Summer Scholars Program 2016 offers taste of the Centre Experience to high school students

Posted by Centre News in News 17 Feb 2016

Summer ScholarsMotivated high school students can get a taste of the Centre Experience this summer at Centre College’s Summer Scholars Program, which runs from Sunday, June 26 through Saturday, July 9 and is led by Centre faculty members.

The intensive, two-week program open to rising high school juniors and seniors incorporates informed discussion, field study at area locations and evening programs that feature talks by leaders in their respective fields.

“The goal of the program is to help young people realize their potential, introduce them to a liberal arts atmosphere and give them the tools needed to take positive action in improving our world,” Lee Jefferson, director of the program and Centre College assistant professor of religion, said.

“Centre is committed to producing critical thinkers and responsible leaders,” he added. “By exposing high school students to the nuances of topics such as biology, cultural diversity and religion, and politics, they will gain some insight into the benefits a liberal arts education provides.”

Three academic tracks are being offered during the program, all of which are interdisciplinary in nature and overlap in order to facilitate discussion and reflection with all students in the program.

Jefferson will be teaching Global Diversity and Cultures, a course that examines religious diversity through Islam, Buddhism, Judaism and Christianity, as well as cultural diversity through the lens of art and imagery. Students will be immersed in contemporary theories, readings, films and experiential learning opportunities.

“This course introduces students to Western and non-Western religions that appear in our immediate context in the United States, as well as Kentucky,” Jefferson explained. “I love reading some new texts with the students, then taking them on field trips where they can actually see and witness what they read existing in real time.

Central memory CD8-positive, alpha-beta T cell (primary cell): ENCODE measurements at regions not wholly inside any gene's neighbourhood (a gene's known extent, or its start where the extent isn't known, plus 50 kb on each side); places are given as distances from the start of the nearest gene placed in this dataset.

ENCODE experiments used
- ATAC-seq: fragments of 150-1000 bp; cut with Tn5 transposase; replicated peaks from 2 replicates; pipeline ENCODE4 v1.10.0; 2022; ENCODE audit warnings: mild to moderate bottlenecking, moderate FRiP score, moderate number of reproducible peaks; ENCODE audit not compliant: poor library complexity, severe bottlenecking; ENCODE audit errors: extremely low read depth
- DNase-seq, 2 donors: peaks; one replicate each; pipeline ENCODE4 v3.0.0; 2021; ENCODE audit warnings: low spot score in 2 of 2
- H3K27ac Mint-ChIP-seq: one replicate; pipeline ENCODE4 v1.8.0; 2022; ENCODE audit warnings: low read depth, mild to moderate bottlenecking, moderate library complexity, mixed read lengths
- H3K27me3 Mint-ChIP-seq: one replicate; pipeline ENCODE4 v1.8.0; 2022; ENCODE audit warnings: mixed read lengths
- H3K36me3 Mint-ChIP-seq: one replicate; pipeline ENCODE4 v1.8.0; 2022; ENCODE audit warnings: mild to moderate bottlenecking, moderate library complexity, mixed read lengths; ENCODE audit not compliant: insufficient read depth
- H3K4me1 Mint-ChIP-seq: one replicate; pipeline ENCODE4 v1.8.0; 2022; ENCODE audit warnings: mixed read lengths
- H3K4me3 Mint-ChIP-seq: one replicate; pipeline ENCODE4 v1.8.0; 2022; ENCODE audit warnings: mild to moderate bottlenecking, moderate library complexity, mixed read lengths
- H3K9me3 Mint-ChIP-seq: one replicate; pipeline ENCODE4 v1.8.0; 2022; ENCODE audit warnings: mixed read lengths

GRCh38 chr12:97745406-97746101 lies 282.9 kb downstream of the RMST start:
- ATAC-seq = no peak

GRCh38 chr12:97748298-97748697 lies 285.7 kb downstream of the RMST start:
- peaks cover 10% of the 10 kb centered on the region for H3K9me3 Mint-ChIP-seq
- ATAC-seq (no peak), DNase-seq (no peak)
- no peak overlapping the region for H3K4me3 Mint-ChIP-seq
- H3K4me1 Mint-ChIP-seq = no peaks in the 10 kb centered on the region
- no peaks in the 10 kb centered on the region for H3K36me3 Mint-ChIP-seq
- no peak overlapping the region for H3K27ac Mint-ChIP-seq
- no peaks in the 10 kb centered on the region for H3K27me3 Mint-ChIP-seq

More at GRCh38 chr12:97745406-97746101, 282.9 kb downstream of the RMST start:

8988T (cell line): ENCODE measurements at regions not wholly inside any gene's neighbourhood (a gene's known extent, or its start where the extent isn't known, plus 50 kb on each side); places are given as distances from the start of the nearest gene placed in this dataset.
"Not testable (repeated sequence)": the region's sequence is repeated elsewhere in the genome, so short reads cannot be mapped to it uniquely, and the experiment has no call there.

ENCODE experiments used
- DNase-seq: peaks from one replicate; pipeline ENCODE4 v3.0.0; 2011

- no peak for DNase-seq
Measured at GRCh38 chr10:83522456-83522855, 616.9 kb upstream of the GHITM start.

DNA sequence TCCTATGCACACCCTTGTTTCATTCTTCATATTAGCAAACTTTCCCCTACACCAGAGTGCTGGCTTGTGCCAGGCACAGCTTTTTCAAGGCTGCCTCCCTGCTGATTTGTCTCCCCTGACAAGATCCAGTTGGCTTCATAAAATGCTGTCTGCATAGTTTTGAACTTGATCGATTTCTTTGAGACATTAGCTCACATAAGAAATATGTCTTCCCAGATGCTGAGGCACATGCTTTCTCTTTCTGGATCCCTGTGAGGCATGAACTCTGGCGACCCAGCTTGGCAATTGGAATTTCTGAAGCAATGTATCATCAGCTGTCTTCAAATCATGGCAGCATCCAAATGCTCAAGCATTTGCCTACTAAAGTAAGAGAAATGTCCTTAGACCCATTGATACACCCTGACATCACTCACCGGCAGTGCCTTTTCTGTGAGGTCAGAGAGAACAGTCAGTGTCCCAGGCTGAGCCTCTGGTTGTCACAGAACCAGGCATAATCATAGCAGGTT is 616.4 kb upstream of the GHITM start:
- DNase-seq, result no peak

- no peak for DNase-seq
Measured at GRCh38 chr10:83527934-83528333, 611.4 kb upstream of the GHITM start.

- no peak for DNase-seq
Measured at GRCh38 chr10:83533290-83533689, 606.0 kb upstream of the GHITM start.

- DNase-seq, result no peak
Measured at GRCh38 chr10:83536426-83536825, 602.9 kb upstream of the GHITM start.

“For example, we read a book by the Trappist monk Thomas Merton then take a visit to Gethsemani, Merton’s abbey,” he continued. “It’s a great way to introduce young people to read critically and realize the value of it.”

Local Politics and Civic Engagement, taught by Assistant Professor of Politics Benjamin Knoll, will offer a “crash course” on the ins and outs of local political issues that will invite much discussion and debate.

“I’m excited for students to get hands-on experience with the local political process,” Knoll said. “We hope to be able to interview local elected officials and community leaders, attend local city government meetings and forums and learn more about how the political process works at the local level.

“I hope students come away with an appreciation for just how much they can make a difference at the local level,” he continued.

Assistant Professor of Biology Jessica Wooten will teach the course Biology as a Way of Knowing, a class that introduces students to the methods and philosophy of science through the study of biology. Through exposure to common methods in biology and working in a research-oriented environment, students will gain practical experience conducting a publishable research project. In addition, students will be able to attend presentations and interview biologists to gain a better understanding about what it means to be a research scientist in today’s world.

“I am most excited about working directly with the students on actual scientific research and getting to know the students on an individual level during this experience,” Wooten said.

“Using a hands-on approach, students will experience what it is like to do biology, rather than reading about scientific studies in a book or online,” she continued. “I hope that students will gain an appreciation for the process of learning through practice and walk away with laboratory techniques that will benefit them through their undergraduate career and beyond.”

During the two-week event, students will have an unparalleled opportunity to test-drive the college experience both academically and socially, living on campus in residence halls, taking meals in the dining hall and attending classes taught by Centre faculty.

Registration is now open and will continue through June. Interested students can apply and learn more about the program here.

For more information, contact Lee Jefferson, assistant professor of religion and Centre Summer Scholars director, at lee.jefferson@centre.edu.

by Elise L. Murrell
February 17, 2016